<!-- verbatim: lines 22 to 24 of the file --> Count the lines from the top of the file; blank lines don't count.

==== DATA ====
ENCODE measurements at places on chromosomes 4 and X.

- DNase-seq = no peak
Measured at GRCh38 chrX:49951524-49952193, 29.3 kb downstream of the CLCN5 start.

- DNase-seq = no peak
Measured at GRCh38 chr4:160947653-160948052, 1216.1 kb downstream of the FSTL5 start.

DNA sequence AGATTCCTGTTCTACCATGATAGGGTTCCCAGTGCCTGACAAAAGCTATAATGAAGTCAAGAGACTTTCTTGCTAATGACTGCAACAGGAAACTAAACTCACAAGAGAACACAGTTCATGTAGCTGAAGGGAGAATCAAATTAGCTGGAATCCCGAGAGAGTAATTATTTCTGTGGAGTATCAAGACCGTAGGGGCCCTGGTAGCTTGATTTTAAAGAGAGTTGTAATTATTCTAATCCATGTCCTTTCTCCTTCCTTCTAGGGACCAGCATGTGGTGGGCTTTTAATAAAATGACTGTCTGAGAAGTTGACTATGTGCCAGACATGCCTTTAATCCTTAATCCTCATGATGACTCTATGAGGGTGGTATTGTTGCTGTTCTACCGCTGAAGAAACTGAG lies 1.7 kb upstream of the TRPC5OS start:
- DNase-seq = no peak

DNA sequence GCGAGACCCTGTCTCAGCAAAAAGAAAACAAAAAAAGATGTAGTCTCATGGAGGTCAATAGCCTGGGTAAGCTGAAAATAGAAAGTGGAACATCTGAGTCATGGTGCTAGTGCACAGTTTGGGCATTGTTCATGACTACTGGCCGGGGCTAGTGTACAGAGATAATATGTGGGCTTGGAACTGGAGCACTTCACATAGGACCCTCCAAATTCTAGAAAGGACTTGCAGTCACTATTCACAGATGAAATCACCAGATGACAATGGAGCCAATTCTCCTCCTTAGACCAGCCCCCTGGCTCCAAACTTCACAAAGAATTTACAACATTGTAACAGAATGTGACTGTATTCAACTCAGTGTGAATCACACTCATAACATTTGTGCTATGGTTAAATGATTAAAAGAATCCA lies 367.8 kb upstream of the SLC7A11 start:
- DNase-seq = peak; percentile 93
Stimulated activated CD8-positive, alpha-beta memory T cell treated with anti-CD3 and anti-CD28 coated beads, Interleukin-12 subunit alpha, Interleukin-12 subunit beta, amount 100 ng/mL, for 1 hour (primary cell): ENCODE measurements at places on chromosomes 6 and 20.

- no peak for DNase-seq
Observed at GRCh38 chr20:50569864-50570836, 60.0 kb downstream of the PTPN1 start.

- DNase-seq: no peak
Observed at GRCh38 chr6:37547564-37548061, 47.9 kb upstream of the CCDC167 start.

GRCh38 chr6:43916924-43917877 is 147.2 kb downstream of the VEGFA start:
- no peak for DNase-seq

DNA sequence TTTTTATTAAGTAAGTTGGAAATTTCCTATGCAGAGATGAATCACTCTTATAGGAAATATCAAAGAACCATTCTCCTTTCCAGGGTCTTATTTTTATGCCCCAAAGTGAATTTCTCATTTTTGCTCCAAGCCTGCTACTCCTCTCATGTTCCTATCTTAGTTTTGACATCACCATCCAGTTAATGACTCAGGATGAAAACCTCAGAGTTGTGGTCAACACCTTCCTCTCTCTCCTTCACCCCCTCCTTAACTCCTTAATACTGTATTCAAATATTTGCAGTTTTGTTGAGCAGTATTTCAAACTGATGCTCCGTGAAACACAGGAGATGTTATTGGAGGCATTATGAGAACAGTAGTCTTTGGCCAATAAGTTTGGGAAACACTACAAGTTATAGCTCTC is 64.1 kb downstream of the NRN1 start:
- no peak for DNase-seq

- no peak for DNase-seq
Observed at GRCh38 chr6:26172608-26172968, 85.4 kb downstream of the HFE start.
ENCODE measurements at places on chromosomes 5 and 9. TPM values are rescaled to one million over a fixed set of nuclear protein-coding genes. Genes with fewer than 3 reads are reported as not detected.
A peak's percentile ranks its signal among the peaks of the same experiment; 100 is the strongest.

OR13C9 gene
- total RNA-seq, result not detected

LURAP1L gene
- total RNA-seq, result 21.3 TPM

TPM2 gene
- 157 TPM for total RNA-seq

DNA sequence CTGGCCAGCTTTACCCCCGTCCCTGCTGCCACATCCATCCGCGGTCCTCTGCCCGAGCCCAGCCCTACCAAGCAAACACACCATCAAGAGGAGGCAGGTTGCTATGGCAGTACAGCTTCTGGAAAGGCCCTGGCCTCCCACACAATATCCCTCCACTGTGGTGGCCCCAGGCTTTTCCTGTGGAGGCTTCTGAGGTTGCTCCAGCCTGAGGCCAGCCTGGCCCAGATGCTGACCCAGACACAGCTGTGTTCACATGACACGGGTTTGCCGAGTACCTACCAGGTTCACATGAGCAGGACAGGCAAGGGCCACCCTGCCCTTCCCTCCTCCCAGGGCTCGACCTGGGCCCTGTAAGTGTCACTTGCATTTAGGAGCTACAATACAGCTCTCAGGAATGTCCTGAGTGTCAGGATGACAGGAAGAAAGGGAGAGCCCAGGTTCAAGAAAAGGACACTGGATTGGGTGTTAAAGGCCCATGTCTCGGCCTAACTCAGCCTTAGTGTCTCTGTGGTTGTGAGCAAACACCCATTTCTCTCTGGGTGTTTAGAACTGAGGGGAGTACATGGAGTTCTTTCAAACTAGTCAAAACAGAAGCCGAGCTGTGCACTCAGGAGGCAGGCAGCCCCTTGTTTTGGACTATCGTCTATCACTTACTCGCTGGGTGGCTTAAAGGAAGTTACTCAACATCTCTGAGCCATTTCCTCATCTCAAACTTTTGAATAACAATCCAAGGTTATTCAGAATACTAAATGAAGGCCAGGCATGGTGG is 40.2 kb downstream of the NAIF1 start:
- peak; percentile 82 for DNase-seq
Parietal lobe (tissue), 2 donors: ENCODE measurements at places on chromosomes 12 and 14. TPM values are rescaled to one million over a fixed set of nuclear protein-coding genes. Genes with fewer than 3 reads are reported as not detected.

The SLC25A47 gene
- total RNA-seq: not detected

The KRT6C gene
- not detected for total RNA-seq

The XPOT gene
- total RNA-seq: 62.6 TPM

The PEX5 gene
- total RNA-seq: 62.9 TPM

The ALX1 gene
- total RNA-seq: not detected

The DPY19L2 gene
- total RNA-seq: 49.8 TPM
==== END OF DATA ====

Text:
A peak's percentile ranks its signal among the peaks of the same experiment; 100 is the strongest.

OR13C9 gene
- total RNA-seq, result not detected